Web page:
PAPER: ‘Inside the Secretive Nerve Center of Mueller’s Investigation’
New, intimate details about Robert Mueller’s investigation into alleged Russian interference in the 2016 presidential election have come to light following Michael Flynn’s guilty plea for making false statements to the FBI.
Despite many lamenting about how long the investigation has rolled on for, one witnessed interviewed by Team Mueller reveals the special counsel’s office likely has no evidence of collusion between Trump officials and Russia — meaning the probe isn’t ending anytime soon.
“When they were questioning me, it seemed like they were still trying to get a feel of the basic landscape of the place,” said one witness who was questioned in late October for several hours and, like others, requested anonymity to describe the confidential sessions. “I didn’t get the sense they had anything incriminating on the president. Nor were they anywhere close to done.”
Investigators are particularly interested with two things; The nature of Jared Kushner’s communication with foreign governments and President Trump’s thought process in firing former FBI Director James Comey.
Mueller’s group has also inquired whether Flynn recommended specific foreign meetings to senior aides, including Kushner. Investigators were particularly interested in how certain foreign officials got on Kushner’s calendar and the discussions that Flynn and Kushner had about those encounters, according to people familiar with the questions. […] The volume of questions about Kushner in their interviews surprised some witnesses. “I remember specifically being asked about Jared a number of times,” said one witness.
The Washington Post piece quotes numerous witnesses interviewed by Team Mueller having difficulty finding lawyers who don’t have a conflict of interest in respect to the investigation. The scope of the probe is massive.
“It was kind of a pain,” the person said. “It’s hard to find a lawyer who wasn’t already conflicted out.”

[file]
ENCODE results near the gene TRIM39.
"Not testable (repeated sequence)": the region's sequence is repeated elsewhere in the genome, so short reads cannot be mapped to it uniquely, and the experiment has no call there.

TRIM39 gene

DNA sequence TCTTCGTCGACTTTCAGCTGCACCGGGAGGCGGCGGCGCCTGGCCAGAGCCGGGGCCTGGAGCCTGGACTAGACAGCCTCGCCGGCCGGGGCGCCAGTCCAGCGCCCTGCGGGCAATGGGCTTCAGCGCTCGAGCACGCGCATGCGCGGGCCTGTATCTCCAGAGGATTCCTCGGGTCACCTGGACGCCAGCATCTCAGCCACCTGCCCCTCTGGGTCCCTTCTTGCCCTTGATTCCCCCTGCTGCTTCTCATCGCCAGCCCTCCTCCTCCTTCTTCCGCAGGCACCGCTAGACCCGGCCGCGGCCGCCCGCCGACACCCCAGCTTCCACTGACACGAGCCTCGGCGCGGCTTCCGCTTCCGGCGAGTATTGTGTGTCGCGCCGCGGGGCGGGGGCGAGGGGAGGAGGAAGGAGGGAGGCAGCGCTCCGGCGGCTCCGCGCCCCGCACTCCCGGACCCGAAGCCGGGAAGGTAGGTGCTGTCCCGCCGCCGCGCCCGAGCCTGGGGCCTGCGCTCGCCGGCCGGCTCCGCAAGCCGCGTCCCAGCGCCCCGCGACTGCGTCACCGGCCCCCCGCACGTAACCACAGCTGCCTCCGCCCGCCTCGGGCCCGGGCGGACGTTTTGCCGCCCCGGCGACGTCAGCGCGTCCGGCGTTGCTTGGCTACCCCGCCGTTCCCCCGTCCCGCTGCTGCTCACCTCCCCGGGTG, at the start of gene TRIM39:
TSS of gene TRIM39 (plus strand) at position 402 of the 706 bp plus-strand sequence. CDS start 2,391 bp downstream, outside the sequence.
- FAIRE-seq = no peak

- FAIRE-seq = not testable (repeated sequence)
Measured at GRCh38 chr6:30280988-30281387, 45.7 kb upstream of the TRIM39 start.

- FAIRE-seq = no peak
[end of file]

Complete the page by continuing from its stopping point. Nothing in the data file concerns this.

Mueller’s investigators are reportedly projecting an aura of calm and coolness around those interviewed in the probe, causing concern among one lawyer interviewed.
“These guys are confident, impressive, pretty friendly — joking a little, even,” one lawyer said. When prosecutors strike that kind of tone, he said, defense lawyers tend to think: “Uh oh, my guy is in a heap of trouble.”
The rosy piece on Team Mueller coincides with a report by the New York Times about the special counsel firing top FBI agent Peter Strzok for sending ‘anti-Trump’ texts.
New York Times reports:
The special counsel, Robert S. Mueller III, removed a top F.B.I. agent from his investigation into Russian election meddling after the Justice Department’s inspector general began examining whether the agent had sent text messages that expressed anti-Trump political views, according to three people briefed on the matter. The agent, Peter Strzok, is considered one of the most experienced and trusted F.B.I. counterintelligence investigators. He helped lead the investigation into whether Hillary Clinton mishandled classified information on her private email account, and then played a major role in the investigation into links between President Trump’s campaign and Russia.
In a statement to the New York Times, Strzok lawyer said”we are aware of the allegation and are taking any and all appropriate steps.”
In August, ABC News reported that Strzok quit Team Mueller for unknown reasons. “It’s unclear why Strzok stepped away from Mueller’s team of nearly two dozen lawyers, investigators and administrative staff. Strzok, who has spent much of his law enforcement career working counterintelligence cases and has been unanimously praised by government officials who spoke with ABC News, is now working for the FBI’s human resources division,” reported Mike Levine.
An interesting point to note about Strzok’s ‘anti-Trump,’ text messages is this is one of the few leaks from within Mueller’s probe that reflect negatively on the special counsel. Most leaks, usually reported first CNN or the Wall Street Journal, portray a focus Mueller making his way up Trump’s chain of command by way of interviews and indictments, as seen with Manafort and Flynn.